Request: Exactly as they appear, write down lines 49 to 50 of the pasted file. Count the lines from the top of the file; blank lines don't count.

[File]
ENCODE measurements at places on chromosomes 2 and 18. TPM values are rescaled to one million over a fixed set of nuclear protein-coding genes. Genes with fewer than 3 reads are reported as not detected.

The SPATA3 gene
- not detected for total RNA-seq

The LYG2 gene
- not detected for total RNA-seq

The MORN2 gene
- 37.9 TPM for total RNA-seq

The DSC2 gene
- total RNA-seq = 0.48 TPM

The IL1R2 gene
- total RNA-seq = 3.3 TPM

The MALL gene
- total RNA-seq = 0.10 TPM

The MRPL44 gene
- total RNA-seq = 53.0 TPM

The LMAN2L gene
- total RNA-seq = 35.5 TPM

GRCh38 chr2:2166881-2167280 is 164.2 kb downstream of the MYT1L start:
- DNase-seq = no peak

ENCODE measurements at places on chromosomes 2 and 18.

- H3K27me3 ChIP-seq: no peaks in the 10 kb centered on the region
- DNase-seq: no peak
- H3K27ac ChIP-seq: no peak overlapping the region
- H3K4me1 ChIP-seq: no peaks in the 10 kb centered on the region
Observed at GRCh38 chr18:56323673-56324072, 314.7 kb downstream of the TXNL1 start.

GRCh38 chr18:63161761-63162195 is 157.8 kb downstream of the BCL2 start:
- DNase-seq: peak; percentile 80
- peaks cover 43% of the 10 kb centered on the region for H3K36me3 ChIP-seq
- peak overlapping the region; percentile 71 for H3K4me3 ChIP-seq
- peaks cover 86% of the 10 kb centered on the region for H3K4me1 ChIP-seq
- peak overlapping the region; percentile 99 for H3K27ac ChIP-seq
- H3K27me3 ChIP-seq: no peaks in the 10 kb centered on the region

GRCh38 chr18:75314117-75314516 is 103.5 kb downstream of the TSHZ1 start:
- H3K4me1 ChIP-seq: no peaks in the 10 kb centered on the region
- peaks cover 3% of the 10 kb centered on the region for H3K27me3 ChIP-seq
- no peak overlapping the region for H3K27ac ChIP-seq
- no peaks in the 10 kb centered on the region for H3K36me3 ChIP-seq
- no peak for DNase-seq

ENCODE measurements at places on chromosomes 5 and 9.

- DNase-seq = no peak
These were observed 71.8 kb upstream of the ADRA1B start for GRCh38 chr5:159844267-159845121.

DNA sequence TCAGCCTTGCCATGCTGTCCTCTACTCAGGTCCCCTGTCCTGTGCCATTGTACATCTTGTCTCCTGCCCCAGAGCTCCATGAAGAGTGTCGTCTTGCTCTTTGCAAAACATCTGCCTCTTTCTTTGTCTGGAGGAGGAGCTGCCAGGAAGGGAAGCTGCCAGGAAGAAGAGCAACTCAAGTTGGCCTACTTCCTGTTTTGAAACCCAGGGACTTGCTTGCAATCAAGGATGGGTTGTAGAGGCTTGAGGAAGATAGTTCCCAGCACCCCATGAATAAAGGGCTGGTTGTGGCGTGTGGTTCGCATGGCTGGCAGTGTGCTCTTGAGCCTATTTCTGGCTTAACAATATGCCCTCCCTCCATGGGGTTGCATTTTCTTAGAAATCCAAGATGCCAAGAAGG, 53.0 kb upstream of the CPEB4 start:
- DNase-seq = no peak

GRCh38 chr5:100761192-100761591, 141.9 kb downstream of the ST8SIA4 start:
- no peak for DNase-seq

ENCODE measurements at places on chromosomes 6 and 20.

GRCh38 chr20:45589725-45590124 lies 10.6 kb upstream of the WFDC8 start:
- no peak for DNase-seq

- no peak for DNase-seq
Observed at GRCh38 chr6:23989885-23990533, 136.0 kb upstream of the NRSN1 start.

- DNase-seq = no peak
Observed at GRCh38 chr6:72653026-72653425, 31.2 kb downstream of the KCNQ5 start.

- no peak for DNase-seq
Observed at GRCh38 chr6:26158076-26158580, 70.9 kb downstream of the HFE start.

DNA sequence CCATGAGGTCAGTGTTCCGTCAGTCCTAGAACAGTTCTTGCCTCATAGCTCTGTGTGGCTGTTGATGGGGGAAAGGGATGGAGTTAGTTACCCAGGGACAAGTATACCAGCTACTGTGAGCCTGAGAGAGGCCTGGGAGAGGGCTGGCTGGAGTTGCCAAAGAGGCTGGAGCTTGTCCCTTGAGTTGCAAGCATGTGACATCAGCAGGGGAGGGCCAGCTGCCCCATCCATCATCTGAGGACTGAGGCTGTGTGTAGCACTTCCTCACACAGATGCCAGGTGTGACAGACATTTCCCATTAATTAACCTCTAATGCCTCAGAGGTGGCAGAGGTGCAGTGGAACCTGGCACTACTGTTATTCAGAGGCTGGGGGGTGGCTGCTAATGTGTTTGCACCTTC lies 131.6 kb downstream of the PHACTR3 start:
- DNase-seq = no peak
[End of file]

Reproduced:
- no peak for DNase-seq
Observed at GRCh38 chr6:23989885-23990533, 136.0 kb upstream of the NRSN1 start.